Paul Murphy / Eyewitness News
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METAIRIE, La. -- Louisiana Rep. Bill Cassidy made it official Wednesday. He is now challenging three-term incumbent Sen. Mary Landrieu in the November 2014 race.

Wednesday, the Baton Rouge Republican, whose district extends through Lafourche and Terrebonne Parishes in the New Orleans metro, met with supporters in Metairie.

'Sure, she's been their for 18 years,' Cassiday said. 'Sure, Barack's behind her. But I think people in Louisiana want something besides a Barack Obama, Senator Landrieu agenda.'

'Congressman Cassidy is going to try to hang President Obama around Senator Landrieu's neck,' said Eyewitness News Political Analyst Clancy DuBos. 'It will be her task to separate herself from the president somewhat and go on the counter-offensive to say that if Cassidy gets in, he'll be a junior member of the minority party.'

DuBos also says others have tried and failed to paint Landrieu as too liberal and too Democrat for Louisiana.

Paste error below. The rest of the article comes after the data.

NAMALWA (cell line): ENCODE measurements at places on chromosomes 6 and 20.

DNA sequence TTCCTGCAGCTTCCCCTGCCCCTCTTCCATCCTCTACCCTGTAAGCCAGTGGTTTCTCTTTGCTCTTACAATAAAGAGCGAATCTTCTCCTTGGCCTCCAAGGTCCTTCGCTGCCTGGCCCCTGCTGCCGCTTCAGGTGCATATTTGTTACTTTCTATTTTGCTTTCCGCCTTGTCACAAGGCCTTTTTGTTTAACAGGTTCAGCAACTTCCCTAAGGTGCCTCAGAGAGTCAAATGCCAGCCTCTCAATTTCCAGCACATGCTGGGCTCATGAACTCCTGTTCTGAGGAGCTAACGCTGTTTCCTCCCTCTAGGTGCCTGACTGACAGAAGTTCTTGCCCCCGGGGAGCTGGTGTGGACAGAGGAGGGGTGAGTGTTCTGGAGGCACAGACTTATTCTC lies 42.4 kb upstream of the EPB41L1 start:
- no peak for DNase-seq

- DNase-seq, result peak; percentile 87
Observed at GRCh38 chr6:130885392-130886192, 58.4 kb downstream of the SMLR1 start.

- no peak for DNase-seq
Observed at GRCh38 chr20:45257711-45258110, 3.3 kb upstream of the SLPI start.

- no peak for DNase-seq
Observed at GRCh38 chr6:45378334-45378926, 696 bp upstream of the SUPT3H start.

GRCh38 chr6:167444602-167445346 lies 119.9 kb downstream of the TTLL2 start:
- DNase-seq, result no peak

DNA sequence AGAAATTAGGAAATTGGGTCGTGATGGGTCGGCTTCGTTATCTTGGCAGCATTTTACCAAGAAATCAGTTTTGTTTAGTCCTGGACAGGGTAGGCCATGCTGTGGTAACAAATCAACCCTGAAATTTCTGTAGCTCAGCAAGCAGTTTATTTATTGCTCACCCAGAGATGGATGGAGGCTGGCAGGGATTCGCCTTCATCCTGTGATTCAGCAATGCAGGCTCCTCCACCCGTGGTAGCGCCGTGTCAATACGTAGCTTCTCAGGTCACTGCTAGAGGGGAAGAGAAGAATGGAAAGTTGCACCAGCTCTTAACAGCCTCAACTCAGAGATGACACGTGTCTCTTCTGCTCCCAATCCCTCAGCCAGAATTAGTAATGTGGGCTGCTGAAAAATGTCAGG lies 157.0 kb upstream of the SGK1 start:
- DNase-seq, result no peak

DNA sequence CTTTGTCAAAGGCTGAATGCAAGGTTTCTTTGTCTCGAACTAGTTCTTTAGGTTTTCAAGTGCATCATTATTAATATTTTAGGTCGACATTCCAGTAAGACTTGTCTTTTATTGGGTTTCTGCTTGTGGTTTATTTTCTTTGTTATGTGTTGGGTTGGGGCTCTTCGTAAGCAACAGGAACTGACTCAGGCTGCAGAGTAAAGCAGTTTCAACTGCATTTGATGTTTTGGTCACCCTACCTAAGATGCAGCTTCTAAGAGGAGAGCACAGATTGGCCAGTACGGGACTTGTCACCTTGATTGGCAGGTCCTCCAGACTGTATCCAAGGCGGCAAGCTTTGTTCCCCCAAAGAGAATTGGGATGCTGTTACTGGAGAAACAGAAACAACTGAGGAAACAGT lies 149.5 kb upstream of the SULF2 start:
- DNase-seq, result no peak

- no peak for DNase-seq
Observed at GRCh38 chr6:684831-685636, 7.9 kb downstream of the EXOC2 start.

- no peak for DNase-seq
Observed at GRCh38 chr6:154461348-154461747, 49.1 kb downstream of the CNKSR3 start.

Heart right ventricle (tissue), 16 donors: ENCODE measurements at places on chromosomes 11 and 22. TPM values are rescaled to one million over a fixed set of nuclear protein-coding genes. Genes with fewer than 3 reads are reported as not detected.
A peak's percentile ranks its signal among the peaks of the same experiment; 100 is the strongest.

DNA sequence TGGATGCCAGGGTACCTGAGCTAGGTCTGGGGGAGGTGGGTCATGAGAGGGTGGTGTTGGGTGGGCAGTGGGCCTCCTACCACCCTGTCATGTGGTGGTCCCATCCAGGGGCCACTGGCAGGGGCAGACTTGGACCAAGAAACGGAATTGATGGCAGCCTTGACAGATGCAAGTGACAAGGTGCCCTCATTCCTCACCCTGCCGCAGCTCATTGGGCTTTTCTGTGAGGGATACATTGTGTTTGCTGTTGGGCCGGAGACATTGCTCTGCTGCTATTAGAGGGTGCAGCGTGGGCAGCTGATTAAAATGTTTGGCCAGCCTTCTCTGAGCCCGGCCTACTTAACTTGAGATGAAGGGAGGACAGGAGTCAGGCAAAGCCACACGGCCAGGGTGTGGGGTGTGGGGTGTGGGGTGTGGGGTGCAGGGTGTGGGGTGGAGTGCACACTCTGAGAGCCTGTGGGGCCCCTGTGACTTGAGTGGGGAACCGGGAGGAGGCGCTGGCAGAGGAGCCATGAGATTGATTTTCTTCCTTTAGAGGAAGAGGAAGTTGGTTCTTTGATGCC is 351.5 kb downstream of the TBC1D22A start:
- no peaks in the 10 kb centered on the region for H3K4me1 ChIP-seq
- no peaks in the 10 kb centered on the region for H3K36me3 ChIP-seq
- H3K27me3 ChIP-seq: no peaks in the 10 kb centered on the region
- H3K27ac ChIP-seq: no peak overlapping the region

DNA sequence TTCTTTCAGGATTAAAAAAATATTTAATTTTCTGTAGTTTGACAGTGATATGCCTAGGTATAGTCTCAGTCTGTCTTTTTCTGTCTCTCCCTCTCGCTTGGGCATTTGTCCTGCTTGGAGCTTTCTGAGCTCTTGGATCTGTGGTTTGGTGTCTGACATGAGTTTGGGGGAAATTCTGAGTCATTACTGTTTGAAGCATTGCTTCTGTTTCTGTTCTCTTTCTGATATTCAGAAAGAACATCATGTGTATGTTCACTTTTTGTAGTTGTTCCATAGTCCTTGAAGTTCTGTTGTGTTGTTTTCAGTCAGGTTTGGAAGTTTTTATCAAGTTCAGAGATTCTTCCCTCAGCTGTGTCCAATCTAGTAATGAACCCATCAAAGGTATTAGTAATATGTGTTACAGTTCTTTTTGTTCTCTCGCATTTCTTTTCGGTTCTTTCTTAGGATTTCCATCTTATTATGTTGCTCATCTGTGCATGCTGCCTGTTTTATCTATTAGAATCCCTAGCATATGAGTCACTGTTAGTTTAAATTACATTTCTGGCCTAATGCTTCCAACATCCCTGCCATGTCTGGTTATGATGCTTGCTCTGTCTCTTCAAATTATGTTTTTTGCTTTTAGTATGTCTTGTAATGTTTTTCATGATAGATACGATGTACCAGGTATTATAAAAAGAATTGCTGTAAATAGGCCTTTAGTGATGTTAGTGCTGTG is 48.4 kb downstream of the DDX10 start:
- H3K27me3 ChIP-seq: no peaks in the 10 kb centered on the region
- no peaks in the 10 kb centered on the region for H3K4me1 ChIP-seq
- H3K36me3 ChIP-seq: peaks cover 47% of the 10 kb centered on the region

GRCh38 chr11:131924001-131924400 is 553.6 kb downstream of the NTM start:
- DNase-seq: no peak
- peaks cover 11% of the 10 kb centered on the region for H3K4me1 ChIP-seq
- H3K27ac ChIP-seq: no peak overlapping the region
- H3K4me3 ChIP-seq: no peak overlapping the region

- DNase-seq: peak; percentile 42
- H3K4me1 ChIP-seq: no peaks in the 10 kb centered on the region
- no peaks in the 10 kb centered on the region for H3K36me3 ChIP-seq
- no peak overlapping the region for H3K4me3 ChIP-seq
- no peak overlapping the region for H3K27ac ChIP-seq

'Interestingly, in the last three times, she has won each election by greater and greater margins. That doesn't mean she'll win this one at all, but she's got a trend on her side.'

Louisiana Democratic Party Executive Director Stephen Handwerk released a statement saying: 'Bill Cassidy knows his only hope is to run a Jindalesque campaign of smoke and mirrors. His rhetoric is as empty as his record.'

Cassidy is the first of what could be a number of prominent Louisiana Republicans jumping into next year's Senate race.

Other possible GOP candidates include Congressman John Flemming from Minden and former Congressman Jeff Landry from New Iberia.

'If there's others, I can't control that,' said Cassidy. 'All I can control is connecting with as many voters as I possibly can.'

Landrieu released a statement, which reads in part: 'I have a proven record of fighting and winning for Louisiana... Securing funds for coastal restoration, helping rebuild our state after destructive hurricanes, supporting our oil, gas and petro-chemical industry, promoting small business start-ups and expansion in Louisiana.'

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